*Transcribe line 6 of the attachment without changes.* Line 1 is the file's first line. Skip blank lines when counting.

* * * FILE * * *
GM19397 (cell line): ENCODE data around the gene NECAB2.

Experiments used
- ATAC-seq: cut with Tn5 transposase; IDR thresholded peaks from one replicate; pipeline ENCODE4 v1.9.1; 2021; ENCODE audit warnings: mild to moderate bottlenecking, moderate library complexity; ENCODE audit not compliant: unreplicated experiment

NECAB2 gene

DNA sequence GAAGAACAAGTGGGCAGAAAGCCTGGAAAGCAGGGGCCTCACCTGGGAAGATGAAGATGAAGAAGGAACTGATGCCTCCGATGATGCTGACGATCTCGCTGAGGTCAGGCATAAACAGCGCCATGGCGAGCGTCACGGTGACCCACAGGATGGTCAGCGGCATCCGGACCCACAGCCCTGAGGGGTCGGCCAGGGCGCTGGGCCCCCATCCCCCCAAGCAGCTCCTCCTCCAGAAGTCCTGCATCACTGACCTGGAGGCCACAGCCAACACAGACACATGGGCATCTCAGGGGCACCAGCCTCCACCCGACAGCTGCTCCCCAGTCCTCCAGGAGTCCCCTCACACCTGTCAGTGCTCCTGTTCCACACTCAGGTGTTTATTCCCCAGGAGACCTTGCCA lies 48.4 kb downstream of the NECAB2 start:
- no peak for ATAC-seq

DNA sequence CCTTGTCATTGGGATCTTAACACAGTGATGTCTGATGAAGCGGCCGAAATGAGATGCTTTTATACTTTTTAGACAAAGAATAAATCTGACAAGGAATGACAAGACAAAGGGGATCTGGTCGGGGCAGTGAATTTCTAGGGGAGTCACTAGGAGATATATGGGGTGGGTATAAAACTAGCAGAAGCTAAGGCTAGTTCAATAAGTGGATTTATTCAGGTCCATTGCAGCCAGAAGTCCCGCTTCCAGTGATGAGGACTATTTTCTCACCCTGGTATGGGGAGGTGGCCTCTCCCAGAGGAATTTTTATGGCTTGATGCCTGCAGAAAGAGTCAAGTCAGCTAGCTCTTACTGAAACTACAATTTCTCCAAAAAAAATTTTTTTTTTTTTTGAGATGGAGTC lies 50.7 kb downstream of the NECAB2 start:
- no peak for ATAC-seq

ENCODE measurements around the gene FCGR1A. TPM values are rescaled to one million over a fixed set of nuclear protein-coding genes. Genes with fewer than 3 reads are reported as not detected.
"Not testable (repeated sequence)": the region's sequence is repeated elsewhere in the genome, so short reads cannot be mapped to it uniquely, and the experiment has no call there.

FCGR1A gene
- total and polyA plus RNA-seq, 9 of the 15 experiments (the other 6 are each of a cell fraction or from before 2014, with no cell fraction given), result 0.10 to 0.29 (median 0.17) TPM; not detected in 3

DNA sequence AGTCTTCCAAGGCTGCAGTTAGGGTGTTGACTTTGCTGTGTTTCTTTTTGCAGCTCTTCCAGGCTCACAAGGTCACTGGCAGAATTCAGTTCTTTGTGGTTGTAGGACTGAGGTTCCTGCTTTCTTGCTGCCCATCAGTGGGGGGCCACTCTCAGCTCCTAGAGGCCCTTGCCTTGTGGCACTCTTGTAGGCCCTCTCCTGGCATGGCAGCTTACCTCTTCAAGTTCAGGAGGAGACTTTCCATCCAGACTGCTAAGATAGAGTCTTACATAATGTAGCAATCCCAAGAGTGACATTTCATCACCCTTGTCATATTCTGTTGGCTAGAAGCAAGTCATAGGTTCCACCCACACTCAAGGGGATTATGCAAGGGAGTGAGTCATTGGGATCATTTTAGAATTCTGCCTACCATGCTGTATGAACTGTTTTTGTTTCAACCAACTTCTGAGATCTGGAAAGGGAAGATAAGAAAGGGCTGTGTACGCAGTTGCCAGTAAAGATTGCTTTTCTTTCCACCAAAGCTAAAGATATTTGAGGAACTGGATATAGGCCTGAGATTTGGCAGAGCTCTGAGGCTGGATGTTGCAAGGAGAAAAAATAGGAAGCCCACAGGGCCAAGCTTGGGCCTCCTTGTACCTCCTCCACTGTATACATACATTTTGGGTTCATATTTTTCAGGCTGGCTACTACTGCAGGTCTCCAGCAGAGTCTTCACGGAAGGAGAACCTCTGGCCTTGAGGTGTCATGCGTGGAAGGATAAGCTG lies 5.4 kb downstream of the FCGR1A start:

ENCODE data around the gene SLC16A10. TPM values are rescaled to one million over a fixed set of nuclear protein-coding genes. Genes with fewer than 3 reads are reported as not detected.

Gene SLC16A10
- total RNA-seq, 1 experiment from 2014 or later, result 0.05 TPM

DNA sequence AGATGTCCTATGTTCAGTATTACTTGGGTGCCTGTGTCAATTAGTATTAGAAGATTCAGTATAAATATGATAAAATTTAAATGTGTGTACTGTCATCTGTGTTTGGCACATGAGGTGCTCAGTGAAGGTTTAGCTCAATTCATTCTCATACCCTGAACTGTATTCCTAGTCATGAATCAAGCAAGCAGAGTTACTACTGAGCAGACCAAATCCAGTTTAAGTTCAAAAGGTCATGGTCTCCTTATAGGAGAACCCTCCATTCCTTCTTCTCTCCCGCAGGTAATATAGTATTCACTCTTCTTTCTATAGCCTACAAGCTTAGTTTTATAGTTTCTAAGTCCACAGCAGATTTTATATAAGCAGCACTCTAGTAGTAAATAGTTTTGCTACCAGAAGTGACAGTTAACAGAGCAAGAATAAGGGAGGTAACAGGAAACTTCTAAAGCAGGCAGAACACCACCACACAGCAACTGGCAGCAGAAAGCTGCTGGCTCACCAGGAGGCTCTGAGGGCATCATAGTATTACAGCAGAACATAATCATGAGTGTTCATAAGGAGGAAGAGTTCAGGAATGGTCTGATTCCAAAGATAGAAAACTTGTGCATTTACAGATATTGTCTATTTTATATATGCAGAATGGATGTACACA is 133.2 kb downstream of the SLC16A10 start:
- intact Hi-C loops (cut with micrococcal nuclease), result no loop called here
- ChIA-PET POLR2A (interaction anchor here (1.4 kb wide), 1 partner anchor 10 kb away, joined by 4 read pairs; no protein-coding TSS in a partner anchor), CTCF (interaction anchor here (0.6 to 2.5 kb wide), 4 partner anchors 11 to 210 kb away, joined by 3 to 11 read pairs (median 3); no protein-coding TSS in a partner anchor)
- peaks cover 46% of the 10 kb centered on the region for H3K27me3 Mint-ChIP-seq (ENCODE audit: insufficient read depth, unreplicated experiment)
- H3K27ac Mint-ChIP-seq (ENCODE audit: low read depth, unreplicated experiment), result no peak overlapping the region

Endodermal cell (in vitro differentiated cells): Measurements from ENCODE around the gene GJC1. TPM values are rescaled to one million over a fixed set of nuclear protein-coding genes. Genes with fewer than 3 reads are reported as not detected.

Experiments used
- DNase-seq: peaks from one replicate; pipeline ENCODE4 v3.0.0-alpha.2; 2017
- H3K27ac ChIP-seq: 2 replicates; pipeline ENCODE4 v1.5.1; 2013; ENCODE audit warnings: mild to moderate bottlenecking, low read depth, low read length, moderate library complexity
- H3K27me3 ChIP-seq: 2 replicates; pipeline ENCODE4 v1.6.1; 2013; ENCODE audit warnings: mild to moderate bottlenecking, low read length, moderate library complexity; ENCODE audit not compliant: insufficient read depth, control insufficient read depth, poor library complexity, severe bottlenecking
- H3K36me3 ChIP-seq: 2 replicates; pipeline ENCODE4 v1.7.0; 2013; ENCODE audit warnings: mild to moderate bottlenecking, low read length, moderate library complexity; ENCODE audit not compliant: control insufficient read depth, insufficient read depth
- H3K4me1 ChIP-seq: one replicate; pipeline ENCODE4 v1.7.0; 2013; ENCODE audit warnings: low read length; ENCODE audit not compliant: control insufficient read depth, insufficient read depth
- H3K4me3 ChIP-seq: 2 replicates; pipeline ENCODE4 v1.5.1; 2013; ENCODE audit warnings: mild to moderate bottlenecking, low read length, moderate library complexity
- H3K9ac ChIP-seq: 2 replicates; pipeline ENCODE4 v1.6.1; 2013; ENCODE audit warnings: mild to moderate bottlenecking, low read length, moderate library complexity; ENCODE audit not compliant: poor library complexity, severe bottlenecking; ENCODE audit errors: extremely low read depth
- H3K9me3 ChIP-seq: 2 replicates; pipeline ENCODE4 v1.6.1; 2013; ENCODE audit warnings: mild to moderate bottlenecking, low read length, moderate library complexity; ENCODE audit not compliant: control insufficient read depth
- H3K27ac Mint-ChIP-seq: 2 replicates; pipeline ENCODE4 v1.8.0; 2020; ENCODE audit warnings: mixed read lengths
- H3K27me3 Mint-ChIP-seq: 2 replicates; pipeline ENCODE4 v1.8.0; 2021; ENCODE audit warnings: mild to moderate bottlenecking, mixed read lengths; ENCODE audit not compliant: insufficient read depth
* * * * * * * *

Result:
- no peak for ATAC-seq